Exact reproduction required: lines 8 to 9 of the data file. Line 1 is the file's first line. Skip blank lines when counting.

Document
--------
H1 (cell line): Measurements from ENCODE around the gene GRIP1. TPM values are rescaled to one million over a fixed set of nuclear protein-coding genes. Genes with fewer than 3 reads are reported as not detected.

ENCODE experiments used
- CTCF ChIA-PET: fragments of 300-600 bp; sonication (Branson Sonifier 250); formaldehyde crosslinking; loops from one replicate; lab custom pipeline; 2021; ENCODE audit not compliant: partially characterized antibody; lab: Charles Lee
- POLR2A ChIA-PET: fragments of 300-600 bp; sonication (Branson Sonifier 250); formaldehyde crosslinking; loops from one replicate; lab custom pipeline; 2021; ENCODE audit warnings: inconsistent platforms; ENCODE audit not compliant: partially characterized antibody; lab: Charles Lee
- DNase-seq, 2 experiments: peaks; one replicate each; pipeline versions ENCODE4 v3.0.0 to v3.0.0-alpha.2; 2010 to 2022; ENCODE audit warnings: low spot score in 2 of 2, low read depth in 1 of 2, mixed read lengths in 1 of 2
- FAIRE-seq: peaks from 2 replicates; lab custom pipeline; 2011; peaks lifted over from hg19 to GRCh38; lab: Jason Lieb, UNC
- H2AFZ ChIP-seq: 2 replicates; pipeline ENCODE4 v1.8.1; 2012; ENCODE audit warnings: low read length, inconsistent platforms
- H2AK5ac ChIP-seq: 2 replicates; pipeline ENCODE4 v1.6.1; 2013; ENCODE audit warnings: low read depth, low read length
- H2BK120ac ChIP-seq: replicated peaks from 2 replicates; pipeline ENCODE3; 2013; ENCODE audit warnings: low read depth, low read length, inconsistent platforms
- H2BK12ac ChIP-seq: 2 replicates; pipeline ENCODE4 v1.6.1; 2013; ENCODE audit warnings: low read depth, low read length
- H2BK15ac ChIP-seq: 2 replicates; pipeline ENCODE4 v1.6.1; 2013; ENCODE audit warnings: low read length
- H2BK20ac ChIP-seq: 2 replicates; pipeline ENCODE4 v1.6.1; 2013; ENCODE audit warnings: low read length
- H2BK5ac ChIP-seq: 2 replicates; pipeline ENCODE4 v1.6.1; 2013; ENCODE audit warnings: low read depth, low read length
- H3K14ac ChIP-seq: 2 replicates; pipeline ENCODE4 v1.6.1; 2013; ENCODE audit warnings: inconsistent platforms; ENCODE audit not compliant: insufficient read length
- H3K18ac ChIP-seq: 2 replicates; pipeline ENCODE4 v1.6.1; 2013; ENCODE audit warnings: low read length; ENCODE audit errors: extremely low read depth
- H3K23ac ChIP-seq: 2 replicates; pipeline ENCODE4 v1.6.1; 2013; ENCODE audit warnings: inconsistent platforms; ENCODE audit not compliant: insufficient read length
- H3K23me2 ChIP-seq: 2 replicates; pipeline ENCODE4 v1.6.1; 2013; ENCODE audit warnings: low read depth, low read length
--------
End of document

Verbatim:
- H2AK5ac ChIP-seq: 2 replicates; pipeline ENCODE4 v1.6.1; 2013; ENCODE audit warnings: low read depth, low read length
- H2BK120ac ChIP-seq: replicated peaks from 2 replicates; pipeline ENCODE3; 2013; ENCODE audit warnings: low read depth, low read length, inconsistent platforms